Alcatel-Lucent unveiled a restructuring plan to cut costs by €1bn and raise €1bn via asset sales to try to reverse the decline of the once mighty French-US telecoms equipment maker.
The proposals, announced on Wednesday by new chief executive Michel Combes, are the biggest corporate overhaul of the group since the $13.4bn merger of France’s Alcatel and Lucent of the US in 2006.
Shares in Alcatel-Lucent rose more than 7 per cent after Mr Combes promised that the group would become positive free cash flow in 2015. The so-called Shift Plan, he promised, would not just be another Alcatel-Lucent restructuring.
Mr Combes, the former Vodafone executive who joined in April, outlined targets to reduce gross debt by €2bn, from €5.6bn at present, in part through further asset disposals, although potential future equity raisings have not been ruled out. Mr Combes declined to say which assets will be sold.
Mr Combes aims to end the longstanding strategy of operating across a wide range of telecoms industries and focus on rapidly growing internet-based services as well as the fast fibre and 4G mobile networks.
These operations will benefit from more than 85 per cent of future research and development spending, in effect consigning the rest of Alcatel-Lucent’s operations to be seen as non-core. These assets will be managed for cash while the group decides what to sell.
Such a strategy is likely to lead to more than 10,000 job cuts, from an employee base of more than 70,000, according to estimates by analysts. The management will be rejigged following the retirement of chief operating officer Paul Tufano. Alcatel would not comment on job cuts.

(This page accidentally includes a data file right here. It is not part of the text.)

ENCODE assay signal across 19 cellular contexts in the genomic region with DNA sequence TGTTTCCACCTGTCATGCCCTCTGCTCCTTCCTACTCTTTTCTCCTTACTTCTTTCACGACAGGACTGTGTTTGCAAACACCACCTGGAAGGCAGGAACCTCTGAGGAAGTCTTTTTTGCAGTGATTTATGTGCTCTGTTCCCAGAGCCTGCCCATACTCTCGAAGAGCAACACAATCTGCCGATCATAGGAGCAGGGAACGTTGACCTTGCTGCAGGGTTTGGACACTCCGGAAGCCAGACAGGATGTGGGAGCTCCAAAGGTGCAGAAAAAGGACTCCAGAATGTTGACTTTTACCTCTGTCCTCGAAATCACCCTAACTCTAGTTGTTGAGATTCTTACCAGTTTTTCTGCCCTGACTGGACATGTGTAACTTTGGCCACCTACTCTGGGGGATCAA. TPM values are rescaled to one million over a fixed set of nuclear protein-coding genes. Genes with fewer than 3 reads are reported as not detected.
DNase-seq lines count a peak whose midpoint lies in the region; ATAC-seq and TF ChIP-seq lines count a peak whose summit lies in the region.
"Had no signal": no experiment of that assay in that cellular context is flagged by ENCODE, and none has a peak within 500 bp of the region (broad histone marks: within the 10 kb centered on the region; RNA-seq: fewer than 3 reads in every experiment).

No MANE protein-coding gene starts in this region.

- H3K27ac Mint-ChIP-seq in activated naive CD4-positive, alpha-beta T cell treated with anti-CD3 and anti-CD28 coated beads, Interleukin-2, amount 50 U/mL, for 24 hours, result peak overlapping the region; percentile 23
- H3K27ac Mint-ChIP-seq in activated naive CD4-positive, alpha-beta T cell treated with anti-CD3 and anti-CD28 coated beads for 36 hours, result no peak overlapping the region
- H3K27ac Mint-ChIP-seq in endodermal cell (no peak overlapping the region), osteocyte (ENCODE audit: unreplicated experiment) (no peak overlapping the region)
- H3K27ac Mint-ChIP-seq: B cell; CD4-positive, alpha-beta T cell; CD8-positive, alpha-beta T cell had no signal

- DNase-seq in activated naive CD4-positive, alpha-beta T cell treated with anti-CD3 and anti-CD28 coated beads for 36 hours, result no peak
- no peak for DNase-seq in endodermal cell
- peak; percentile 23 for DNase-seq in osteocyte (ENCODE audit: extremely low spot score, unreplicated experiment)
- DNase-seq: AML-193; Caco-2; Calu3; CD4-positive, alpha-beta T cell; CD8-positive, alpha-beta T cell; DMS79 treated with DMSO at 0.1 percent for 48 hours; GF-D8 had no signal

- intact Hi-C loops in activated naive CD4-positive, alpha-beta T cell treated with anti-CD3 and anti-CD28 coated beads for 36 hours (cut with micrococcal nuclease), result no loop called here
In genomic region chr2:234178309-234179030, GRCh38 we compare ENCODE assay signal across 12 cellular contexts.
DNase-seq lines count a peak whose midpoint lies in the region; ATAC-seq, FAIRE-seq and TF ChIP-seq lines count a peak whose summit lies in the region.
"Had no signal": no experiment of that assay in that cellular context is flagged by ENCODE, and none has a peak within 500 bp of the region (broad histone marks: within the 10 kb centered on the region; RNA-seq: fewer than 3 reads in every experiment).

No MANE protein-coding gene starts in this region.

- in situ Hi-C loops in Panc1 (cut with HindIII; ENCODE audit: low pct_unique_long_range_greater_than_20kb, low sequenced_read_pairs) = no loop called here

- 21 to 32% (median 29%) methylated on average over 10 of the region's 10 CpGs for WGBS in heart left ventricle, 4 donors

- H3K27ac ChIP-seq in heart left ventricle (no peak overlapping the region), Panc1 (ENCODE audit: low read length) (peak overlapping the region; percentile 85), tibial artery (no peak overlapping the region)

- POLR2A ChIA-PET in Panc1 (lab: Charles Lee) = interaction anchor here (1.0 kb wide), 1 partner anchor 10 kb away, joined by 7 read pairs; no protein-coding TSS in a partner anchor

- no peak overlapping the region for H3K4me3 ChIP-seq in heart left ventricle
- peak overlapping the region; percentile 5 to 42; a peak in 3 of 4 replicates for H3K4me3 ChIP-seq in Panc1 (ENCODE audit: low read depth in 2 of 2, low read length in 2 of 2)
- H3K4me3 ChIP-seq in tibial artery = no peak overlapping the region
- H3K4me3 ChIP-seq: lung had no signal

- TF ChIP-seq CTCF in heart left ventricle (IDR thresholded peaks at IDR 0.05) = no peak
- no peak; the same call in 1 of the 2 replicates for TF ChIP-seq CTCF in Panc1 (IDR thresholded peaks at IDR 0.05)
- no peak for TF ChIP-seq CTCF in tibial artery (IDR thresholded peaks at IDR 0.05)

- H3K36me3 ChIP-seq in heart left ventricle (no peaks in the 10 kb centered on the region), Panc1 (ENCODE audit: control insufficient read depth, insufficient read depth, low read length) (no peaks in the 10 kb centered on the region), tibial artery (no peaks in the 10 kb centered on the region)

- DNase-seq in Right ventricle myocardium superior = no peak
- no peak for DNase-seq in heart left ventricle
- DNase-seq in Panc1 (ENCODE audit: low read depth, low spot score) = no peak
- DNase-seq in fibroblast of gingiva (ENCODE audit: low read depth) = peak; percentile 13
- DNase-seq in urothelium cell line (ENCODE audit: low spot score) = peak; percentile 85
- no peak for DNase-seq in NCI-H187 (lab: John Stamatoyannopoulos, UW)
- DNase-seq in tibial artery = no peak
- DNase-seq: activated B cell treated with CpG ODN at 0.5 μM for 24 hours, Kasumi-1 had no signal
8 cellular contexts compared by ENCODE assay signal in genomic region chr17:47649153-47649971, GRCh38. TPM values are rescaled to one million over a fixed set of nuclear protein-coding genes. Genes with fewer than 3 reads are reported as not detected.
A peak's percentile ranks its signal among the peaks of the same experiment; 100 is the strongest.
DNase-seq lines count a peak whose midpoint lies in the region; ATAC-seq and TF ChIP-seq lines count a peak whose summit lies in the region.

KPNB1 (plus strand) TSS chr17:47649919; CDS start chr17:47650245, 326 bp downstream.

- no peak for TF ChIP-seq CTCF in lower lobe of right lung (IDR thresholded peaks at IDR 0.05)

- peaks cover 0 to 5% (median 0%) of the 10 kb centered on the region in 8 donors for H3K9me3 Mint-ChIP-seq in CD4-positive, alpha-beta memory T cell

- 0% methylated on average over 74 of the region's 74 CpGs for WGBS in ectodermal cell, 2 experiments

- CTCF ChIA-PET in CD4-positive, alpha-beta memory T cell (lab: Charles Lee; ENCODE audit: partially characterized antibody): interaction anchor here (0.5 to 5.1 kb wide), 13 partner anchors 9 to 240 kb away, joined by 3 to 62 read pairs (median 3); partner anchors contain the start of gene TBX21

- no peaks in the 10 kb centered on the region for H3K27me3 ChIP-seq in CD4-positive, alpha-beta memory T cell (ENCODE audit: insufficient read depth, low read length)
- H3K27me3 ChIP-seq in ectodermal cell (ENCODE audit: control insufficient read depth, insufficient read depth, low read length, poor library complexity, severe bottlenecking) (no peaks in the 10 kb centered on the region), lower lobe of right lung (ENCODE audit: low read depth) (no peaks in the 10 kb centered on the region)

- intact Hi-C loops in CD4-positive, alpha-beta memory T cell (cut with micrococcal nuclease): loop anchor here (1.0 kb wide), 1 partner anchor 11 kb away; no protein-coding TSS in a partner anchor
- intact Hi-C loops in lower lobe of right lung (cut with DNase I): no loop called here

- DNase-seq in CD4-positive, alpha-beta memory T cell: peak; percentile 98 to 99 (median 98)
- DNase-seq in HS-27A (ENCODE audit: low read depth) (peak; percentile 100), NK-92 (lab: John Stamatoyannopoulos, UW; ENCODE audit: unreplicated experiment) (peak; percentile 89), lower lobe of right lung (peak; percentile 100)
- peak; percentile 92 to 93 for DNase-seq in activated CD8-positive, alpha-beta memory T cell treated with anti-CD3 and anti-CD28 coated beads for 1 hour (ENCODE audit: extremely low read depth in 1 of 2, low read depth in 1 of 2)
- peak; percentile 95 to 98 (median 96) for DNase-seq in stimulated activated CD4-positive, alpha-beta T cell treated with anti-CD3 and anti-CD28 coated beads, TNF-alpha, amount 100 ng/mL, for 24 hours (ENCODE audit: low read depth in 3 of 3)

Alcatel’s business model was seen internally as unsustainable, which has caused a new focus on high-speed web access operations based on its strong relationships with customers.
Alcatel is expected to pursue companies that have impinged its portfolios of patents – one of the largest in the industry given its ownership of research centres such as Bell Labs in the US – to generate additional revenues from its legacy research.
Alcatel-Lucent has been mostly lossmaking since the merger of the two groups in 2006 in spite of turnround attempts under previous boss Ben Verwaayen. Alcatel’s market capitalisation, which stands at €3.3bn, has slid 80 per cent since the merger.
Alcatel’s strategy is similar to that adopted by Nokia Siemens Networks, which has cut 17,000 jobs and sold parts of its business to return to profit.
Analysts say Alcatel has misjudged rapid changes in the industry by trying to be an “all-service” provider of equipment whereas rivals in Europe have narrowed their focus to high-growth areas. It has struggled as the fiercely competitive telecoms equipment market has been commoditised at the basic level, and rivals have taken a lead in growth areas. Last summer, one analyst cut his price target on the US-traded stock to $0, reflecting worries that it was bound to fail.